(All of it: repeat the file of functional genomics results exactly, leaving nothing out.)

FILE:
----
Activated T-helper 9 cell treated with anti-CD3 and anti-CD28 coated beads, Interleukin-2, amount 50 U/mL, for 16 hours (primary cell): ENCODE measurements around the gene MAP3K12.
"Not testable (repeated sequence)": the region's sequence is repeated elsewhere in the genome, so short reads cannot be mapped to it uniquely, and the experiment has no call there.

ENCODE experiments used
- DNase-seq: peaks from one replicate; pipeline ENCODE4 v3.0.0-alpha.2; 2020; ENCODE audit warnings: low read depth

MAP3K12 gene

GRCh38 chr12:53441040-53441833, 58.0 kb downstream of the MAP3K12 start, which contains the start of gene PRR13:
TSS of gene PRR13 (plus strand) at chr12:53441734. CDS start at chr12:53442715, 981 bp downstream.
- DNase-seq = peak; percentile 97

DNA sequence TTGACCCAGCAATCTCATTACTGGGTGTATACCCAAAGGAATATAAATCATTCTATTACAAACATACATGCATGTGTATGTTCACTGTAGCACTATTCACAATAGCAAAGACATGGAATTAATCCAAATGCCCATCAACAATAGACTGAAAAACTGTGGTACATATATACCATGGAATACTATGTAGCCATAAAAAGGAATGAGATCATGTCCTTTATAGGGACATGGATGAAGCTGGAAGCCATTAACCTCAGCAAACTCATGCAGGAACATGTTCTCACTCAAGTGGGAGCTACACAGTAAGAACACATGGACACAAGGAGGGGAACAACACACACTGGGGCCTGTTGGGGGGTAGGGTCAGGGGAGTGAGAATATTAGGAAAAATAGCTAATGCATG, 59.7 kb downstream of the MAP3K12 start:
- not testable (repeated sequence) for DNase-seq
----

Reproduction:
Activated T-helper 9 cell treated with anti-CD3 and anti-CD28 coated beads, Interleukin-2, amount 50 U/mL, for 16 hours (primary cell): ENCODE measurements around the gene MAP3K12.
"Not testable (repeated sequence)": the region's sequence is repeated elsewhere in the genome, so short reads cannot be mapped to it uniquely, and the experiment has no call there.

ENCODE experiments used
- DNase-seq: peaks from one replicate; pipeline ENCODE4 v3.0.0-alpha.2; 2020; ENCODE audit warnings: low read depth

MAP3K12 gene

GRCh38 chr12:53441040-53441833, 58.0 kb downstream of the MAP3K12 start, which contains the start of gene PRR13:
TSS of gene PRR13 (plus strand) at chr12:53441734. CDS start at chr12:53442715, 981 bp downstream.
- DNase-seq = peak; percentile 97

DNA sequence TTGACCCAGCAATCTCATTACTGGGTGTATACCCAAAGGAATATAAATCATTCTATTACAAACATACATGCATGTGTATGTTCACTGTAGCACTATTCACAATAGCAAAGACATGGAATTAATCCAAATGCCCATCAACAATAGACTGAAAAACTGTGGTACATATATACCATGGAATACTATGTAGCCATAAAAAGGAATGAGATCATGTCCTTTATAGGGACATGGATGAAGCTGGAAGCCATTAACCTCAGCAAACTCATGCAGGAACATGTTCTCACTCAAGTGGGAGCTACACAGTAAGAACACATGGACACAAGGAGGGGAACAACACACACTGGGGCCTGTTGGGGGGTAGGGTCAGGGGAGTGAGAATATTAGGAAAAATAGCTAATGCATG, 59.7 kb downstream of the MAP3K12 start:
- not testable (repeated sequence) for DNase-seq